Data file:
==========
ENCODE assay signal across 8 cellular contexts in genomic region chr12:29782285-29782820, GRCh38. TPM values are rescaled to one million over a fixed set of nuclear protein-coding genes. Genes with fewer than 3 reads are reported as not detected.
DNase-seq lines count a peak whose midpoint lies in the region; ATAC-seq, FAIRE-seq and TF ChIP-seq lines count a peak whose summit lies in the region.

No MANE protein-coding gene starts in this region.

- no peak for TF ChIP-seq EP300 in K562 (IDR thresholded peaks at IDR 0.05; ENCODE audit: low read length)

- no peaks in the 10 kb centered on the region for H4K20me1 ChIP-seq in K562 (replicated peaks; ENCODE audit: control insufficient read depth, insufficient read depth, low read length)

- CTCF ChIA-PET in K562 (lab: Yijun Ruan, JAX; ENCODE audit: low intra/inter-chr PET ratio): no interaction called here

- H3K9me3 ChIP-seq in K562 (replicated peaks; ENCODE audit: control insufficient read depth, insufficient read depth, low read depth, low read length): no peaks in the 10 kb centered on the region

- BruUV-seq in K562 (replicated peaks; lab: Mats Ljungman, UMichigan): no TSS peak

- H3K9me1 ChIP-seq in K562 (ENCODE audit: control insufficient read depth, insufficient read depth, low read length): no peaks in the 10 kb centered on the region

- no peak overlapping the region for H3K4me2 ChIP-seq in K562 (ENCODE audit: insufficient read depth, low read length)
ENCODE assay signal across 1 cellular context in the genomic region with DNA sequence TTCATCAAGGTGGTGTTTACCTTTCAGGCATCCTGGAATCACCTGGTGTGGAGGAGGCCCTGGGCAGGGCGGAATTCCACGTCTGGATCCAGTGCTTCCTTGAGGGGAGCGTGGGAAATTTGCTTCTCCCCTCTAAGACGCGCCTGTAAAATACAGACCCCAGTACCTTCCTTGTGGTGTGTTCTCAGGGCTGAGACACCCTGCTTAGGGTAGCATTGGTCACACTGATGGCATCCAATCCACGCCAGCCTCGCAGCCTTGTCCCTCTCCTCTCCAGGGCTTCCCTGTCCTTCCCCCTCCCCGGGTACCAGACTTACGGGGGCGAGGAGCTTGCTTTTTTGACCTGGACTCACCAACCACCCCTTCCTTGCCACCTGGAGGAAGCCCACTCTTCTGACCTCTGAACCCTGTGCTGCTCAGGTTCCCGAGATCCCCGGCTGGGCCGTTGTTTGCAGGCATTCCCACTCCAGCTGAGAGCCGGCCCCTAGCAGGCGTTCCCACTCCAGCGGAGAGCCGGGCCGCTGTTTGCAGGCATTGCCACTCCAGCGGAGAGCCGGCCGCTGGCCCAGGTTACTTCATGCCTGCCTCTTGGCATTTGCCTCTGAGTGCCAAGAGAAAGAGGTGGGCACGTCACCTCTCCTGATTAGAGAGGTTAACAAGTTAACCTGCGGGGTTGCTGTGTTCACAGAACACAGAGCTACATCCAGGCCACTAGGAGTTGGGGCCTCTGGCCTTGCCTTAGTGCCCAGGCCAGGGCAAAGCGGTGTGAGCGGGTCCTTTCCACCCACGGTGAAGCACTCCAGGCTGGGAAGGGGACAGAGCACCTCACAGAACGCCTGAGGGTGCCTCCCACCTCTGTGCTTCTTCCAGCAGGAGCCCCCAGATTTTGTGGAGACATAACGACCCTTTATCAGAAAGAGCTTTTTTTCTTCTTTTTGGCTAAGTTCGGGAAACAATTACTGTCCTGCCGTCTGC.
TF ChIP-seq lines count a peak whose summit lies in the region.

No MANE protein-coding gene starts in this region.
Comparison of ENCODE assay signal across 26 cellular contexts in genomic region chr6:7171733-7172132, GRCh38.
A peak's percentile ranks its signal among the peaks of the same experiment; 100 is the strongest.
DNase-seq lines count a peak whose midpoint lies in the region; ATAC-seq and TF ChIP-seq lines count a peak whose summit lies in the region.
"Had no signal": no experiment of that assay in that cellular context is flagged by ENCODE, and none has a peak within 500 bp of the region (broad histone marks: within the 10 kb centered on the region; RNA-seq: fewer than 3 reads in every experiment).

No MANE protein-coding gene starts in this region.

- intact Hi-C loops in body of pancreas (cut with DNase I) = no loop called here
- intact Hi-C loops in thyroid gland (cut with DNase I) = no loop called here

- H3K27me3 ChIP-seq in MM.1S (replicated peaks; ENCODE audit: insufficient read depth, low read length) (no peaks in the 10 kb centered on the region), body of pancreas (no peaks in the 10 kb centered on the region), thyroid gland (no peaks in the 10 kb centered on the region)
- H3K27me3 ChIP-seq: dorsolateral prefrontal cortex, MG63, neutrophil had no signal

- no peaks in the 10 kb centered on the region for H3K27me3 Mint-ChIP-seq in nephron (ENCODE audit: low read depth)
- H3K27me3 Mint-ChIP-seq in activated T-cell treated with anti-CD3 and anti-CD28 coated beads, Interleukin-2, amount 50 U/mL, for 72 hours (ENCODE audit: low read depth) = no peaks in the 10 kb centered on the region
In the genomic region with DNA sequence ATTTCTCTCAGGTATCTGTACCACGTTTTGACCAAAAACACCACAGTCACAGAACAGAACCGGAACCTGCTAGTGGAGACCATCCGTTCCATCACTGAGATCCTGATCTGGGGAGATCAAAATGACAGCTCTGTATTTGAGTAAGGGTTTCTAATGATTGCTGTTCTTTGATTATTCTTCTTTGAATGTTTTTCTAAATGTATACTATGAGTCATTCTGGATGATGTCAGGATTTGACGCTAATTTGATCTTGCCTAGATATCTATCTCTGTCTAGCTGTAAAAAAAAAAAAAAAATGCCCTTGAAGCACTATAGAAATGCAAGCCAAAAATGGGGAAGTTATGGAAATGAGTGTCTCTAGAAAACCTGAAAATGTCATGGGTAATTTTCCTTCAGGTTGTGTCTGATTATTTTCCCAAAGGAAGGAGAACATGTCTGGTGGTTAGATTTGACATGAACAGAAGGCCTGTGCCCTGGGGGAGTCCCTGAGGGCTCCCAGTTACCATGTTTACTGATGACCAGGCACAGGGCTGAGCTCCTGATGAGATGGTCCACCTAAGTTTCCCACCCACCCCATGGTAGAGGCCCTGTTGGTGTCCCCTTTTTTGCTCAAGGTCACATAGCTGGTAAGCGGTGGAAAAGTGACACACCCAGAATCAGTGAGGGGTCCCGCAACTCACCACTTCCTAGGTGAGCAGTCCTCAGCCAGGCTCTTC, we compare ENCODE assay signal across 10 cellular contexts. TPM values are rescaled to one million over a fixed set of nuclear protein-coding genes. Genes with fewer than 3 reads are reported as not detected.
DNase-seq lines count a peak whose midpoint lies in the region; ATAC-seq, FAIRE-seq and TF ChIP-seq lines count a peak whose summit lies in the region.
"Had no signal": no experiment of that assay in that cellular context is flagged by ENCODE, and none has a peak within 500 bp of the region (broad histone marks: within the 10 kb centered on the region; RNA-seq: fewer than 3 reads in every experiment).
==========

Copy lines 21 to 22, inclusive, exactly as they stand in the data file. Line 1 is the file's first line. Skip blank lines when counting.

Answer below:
- H3K27me3 ChIP-seq in MM.1S (replicated peaks; ENCODE audit: insufficient read depth, low read length) (no peaks in the 10 kb centered on the region), body of pancreas (no peaks in the 10 kb centered on the region), thyroid gland (no peaks in the 10 kb centered on the region)
- H3K27me3 ChIP-seq: dorsolateral prefrontal cortex, MG63, neutrophil had no signal